So, back to my demented quest to see every film depicted in Denis Gifford’s monster bible, A Pictorial History of Horror Movies, and this time it was Roy Del Ruth’s Poe adaptation PHANTOM OF THE RUE MORGUE which passed before my eyeballs, albeit flat rather than in its original 3D. As long as we’re talking about re-releasing Hitchcock’s DIAL M and De Toth’s HOUSE OF WAX in 3D versions, I’d put a vote in for this baby. The 3D gags looked amusing flat, but there were a few things like a shower of gaily-hued Warnercolor balloons that suggested a little more than the usual “poke-em-in-the-eye-with-a-sharp-stick” approach to immersive entertainment.
We begin with some smudgy Parisian rooftops, a perfect match for the gorgeous 2-strip settings of Warners’ 30s horrors DR X and MYSTERY OF THE WAX MUSEUM. Throughout, the colour schemes of this film alternate giddily between such subdued, marshy tones, and eye-popping bubble-gum effects more consistent with a musical.
While the aging Del Ruth has lost his handle on a particular kind of gutsy performance style that saw him through the pre-code era (though we can see that misfire spectacularly on his attempt at THE MALTESE FALCON/DANGEROUS FEMALE), he has a comic book sensibility that’s always fun. The zanier moments of this flick, which defy plausibility quite openly and plummet into an inter-stool area of conflicted response (creepy/perverse/amusing/embarrassing) harken back to the director’s days as a gagman at Keystone, particularly this revealing clue —
For a thoroughly daft film (pair it with RDR’s ALLIGATOR PEOPLE but don’t blame me if you laugh yourself through the floor) this boasts some distinguished writing talent — Harold Medford helped script THE DAMNED DON’T CRY and THE KILLER IS LOOSE, and James R. Webb did even better with CAPE FEAR, CHEYENNE AUTUMN and VERA CRUZ. Neither seems to have had a particular affinity for horror films, but they reconfigure Dupin’s detective feats into a new-ish plot which eschews Universal’s Dr Mirakle bestiality shenanigans but gets into some surprising areas — physiognomy and Lombroso, behaviourism and Pavlov, primate communication and psychopathology. Much of this stuff was fairly new to movies, and certainly pretty exotic: research has clearly been done, even if it’s all filtered through the Hollywood screenwriters’ patented bullshittifier.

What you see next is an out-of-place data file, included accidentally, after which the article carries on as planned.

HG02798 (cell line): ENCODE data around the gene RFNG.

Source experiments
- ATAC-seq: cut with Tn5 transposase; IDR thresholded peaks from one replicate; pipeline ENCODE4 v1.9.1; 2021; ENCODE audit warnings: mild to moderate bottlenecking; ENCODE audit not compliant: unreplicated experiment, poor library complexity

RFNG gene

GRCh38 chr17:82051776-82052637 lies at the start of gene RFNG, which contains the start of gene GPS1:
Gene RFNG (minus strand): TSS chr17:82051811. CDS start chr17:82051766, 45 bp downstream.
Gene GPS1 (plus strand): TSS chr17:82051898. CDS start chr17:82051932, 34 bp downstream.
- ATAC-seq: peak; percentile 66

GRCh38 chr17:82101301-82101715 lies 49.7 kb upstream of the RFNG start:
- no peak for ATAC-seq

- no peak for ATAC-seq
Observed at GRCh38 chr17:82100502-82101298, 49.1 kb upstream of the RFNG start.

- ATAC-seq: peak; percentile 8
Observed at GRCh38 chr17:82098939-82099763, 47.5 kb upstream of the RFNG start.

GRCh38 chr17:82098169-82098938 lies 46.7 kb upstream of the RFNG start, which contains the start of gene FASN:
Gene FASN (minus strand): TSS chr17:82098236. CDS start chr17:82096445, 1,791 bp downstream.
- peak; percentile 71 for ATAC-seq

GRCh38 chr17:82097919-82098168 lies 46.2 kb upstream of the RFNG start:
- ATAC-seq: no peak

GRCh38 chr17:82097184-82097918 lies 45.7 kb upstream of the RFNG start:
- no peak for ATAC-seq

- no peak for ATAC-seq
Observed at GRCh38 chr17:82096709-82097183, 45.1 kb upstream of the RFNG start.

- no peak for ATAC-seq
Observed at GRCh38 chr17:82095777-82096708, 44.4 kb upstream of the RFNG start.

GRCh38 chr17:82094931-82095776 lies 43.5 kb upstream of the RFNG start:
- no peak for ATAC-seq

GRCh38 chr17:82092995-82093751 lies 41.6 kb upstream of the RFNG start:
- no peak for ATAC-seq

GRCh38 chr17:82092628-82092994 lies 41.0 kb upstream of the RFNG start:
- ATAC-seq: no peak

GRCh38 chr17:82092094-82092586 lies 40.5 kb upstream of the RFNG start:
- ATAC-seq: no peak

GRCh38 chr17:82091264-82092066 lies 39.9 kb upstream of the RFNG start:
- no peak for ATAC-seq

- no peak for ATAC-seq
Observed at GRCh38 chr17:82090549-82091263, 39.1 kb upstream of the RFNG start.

At the root of it all, as is obvious from the start, is Karl Malden (a man with a face built for 3D) and his pet gorilla, Sultan, the two best actors in the film. Malden suavely walks a tightrope between fanatical, method-y commitment and unavoidable contempt for the material, and Charles Gemora as Sultan turns in a compelling physical performance (reprising his role from the original Universal MURDERS IN THE RM.
The gorilla suit is obviously just that, even if it’s well made, but this ape does have a few more character nuances than most men in suits. There’s also Claude Dauphin, the only Frenchman with a French accent in the film, who’s pretty enjoyable as the worst detective you’ll ever see, and the lovely Patricia Medina (who just died in May) who doesn’t have enough of a part to properly register, alas. Fat credit, thin character.
In the words of Godard, “It’s not blood, it’s red.” Literally, in this case.
I thought this was going to be terrible but we had a blast with it. “I *loved* that!” declared Fiona.